Get this. A new study says that your Facebook status updates are more memorable to people today than carefully crafted lines from a book. If that’s not proof that social media exposure has real impact and an insanely long shelf-life, I don’t know what is.
A team of psychologists from the University of California published their research in the academic journal “Memory and Cognition.” They collected hundreds of Facebook posts from undergraduate research assistants and the same number of random phrases from recently published books sold on Amazon.
They made sure that the specific context was taken out so that the status updates and book excerpts stood completely on their own. Study participants were asked to memorize them. As it turns out, those Facebook statuses we throw up all willy-nilly stick with a person 1.5 times more than the words written by published authors.
The conclusion reached in the study was that because social media status updates are more “unfiltered” and represent “effortless chatter,” they are seen more like everyday conversations and thus are easier to remember. The study was repeated with news headlines. This time, people remembered the comments social media users made about the headlines more than the headlines themselves.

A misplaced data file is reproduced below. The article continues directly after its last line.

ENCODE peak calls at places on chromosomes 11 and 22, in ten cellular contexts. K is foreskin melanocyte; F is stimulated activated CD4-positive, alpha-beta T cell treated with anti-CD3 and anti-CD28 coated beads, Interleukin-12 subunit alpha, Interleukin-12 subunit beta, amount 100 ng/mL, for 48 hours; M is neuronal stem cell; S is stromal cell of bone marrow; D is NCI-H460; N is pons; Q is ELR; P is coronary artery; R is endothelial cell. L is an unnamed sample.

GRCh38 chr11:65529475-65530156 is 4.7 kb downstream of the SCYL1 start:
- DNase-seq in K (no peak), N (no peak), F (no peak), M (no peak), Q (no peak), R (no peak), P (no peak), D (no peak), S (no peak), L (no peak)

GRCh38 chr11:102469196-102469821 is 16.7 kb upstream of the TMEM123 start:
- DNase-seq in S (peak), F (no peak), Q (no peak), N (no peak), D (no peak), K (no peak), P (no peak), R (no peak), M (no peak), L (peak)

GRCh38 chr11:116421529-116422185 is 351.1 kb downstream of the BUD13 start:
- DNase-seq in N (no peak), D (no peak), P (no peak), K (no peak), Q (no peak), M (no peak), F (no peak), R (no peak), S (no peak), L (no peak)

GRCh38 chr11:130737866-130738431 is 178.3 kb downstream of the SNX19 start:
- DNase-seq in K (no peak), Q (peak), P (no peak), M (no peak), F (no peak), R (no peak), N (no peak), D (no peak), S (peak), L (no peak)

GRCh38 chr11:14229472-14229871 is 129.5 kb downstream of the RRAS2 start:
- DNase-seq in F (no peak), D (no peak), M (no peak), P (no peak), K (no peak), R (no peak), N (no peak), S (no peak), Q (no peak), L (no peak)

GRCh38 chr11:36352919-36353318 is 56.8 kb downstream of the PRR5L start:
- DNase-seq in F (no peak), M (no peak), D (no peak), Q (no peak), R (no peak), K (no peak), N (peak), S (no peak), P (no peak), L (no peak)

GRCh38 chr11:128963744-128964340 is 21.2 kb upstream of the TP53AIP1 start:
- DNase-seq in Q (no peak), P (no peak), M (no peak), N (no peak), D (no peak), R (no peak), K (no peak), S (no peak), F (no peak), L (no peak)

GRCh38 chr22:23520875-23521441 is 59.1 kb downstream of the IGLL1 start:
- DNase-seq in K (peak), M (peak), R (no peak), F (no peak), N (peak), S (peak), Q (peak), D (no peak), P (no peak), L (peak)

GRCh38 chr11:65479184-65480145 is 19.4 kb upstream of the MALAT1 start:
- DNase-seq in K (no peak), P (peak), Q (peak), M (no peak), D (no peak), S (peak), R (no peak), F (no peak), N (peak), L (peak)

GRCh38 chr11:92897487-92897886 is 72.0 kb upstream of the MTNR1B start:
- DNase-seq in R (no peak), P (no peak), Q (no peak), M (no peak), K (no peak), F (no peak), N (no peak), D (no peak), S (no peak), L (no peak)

When an author writes a book, it goes through countless revisions and is looked over meticulously by editors. When we post something online, the only filter we have is the one between our brains and mouths – or keyboards – in that split second before we hit “Send.” So, not only are we more at risk of regretting what we type, but it’s also likely to be remembered for a long time and have implications for our social media reputation.
The next time employees post a personal status update or they post an official update on behalf of your business, don’t you want to know what’s being put out there is actually in your best interests? Talking to an online reputation consultant is a good first step toward avoiding embarrassing and potentially damaging situations.
John Sileo is an online privacy expert and keynote speaker on social media privacy, identity theft and fraud. His clients included the Department of Defense, Pfizer, and Homeland Security. See his recent work on 60 Minutes, Anderson Cooper and Fox Business.